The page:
Blog YA Author Interview - Sophie Cameron
Our Sister, Again is a contemporary story of a family living in a small Hebridean community, and an organisation that uses technology and social media to try and replace what has been lost when a person dies.
Perfect for YA readers ages 10+, it's an intriguing, thoughtful and poignant exploration of what makes us, us; exploring issues and questions around grief, identity, and family with a deft and gentle touch.
This fictional story tackles these issues for young adults in a way that is easy to read and engaging; gently encouraging thoughtful exploration of the issues at hand, including:
A few years ago, I went to a talk at the Edinburgh International Science Festival titled ‘What is the soul?’ I would have thought that question was more fitting for a panel about philosophy or religion than science, but the experts taking part explored whether the soul is part of our physical body, something separate from it, if it exists at all, and if so, if it could ever be replicated in machines.
That talk was partly the inspiration for my new book, Our Sister, Again. It’s the story of a family on a remote Scottish island who lost their oldest daughter, Flora, to a short illness 3 years ago, and who are given the chance to have her back in the form of an ultra-realistic robot.
At first, Flora’s younger sisters Isla and Una are convinced that this AI replica really is exactly like the girl they remember, but as time goes on the differences between the human version of Flora and her mechanic replacement become more and more obvious.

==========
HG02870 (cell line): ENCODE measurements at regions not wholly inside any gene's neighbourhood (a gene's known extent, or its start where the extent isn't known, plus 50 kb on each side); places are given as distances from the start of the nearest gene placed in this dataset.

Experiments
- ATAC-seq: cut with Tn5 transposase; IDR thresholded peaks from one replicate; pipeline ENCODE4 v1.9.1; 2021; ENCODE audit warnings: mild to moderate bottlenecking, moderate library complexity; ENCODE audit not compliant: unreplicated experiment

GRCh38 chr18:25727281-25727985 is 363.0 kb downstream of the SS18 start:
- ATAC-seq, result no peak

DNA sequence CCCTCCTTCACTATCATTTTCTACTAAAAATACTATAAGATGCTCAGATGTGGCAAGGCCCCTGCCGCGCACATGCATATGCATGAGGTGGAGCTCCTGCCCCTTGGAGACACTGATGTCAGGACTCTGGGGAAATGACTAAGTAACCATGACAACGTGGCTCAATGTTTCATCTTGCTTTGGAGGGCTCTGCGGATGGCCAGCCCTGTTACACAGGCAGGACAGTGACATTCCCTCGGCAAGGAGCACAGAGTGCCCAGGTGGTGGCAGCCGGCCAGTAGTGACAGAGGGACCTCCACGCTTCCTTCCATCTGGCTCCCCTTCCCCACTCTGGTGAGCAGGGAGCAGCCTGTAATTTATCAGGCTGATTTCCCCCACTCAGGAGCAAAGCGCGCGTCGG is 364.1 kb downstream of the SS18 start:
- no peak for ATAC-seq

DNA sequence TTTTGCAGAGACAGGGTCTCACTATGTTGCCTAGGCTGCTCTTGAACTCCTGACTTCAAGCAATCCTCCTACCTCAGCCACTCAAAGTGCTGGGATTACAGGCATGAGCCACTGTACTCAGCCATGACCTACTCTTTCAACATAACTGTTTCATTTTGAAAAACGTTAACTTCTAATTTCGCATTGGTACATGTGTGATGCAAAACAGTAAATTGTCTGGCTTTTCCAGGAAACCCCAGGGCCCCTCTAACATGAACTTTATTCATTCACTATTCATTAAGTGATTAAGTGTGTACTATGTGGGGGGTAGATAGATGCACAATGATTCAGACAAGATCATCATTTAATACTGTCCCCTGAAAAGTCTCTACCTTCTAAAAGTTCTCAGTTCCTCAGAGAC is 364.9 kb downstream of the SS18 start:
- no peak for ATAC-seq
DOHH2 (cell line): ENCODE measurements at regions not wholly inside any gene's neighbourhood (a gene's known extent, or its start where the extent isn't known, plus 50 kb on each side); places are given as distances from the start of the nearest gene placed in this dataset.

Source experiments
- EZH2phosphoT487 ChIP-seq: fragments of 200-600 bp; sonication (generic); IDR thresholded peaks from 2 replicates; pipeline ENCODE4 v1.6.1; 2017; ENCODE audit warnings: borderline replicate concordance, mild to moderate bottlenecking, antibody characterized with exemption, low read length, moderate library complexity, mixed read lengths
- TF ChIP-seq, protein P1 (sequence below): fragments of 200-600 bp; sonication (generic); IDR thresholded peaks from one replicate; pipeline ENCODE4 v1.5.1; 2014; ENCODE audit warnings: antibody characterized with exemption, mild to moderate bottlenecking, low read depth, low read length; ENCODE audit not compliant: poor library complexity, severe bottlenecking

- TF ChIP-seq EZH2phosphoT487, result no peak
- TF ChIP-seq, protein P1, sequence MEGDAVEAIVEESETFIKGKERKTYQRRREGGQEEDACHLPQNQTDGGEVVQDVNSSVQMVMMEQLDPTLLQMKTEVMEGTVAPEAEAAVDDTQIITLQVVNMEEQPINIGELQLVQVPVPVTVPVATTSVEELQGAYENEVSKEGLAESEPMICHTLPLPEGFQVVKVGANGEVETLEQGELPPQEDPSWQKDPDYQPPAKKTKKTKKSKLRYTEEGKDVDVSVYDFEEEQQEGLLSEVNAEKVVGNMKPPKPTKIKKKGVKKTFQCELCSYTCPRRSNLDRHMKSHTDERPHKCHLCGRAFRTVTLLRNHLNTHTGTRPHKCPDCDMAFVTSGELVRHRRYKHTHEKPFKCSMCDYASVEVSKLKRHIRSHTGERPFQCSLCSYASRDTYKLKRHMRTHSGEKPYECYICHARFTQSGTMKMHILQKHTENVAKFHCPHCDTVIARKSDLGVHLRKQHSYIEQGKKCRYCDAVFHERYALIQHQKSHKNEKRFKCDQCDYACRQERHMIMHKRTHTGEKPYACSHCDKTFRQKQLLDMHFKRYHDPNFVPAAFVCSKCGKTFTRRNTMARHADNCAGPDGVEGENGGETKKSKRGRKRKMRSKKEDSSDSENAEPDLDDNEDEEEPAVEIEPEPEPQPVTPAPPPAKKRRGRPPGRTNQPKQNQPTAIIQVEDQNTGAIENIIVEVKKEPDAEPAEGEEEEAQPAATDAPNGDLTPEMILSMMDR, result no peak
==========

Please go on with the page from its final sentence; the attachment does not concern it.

Eventually, both Flora and her family are forced to question if she can be considered a person at all.
These are pretty big questions for anyone to consider, especially younger readers. But children’s literature has always tackled important issues, from religion and bereavement to war and climate change.
When I’m thinking about the themes or messages that I’d like a story to convey, the age of the reader doesn’t really come to mind at all. There will of course be differences in content, register and pacing, but as a child, a lot of my favourite authors (as well as delivering an amazing story) gave their young readers the opportunity to think about big questions – books like Malorie Blackman’s Noughts and Crosses, or Phillip Pullman’s His Dark Materials.
There will be some readers who take the narrative at face value, and that’s fine too. But for me, much of the best children’s literature trusts its younger readers and respects their curiosity and intelligence.
Of course, neither Our Sister, Again nor I have any answers to the question of what makes us human and whether AI should have rights! But these are issues that are sure to become more pressing in the next few decades, and I hope that Flora, Isla and Una’s story gets some of its young readers thinking about them – and, most importantly, that they enjoy the sisters’ adventure along the way.
Sophie Cameron is a YA and MG author from the Scottish Highlands.
She studied French and Comparative Literature at the University of Edinburgh and has a Postgraduate Certificate in Creative Writing from Newcastle University.
Her debut novel Out of the Blue was nominated for the Carnegie Medal 2019.
She lives in Spain with her family.
Our Sister Again, by Sophie Cameron, is out now in paperback (£7.99, Little Tiger Press Group, ISBN 9781788953917)
“A powerful exploration of grief, technology and what makes us human, Our Sister, Again skilfully combines warm-hearted contemporary writing with a sci-fi twist to create a thought-provoking, thrilling read” – Lucy Powrie, author of THE PAPER & HEARTS SOCIETY series.Published: Thu 19th May 2022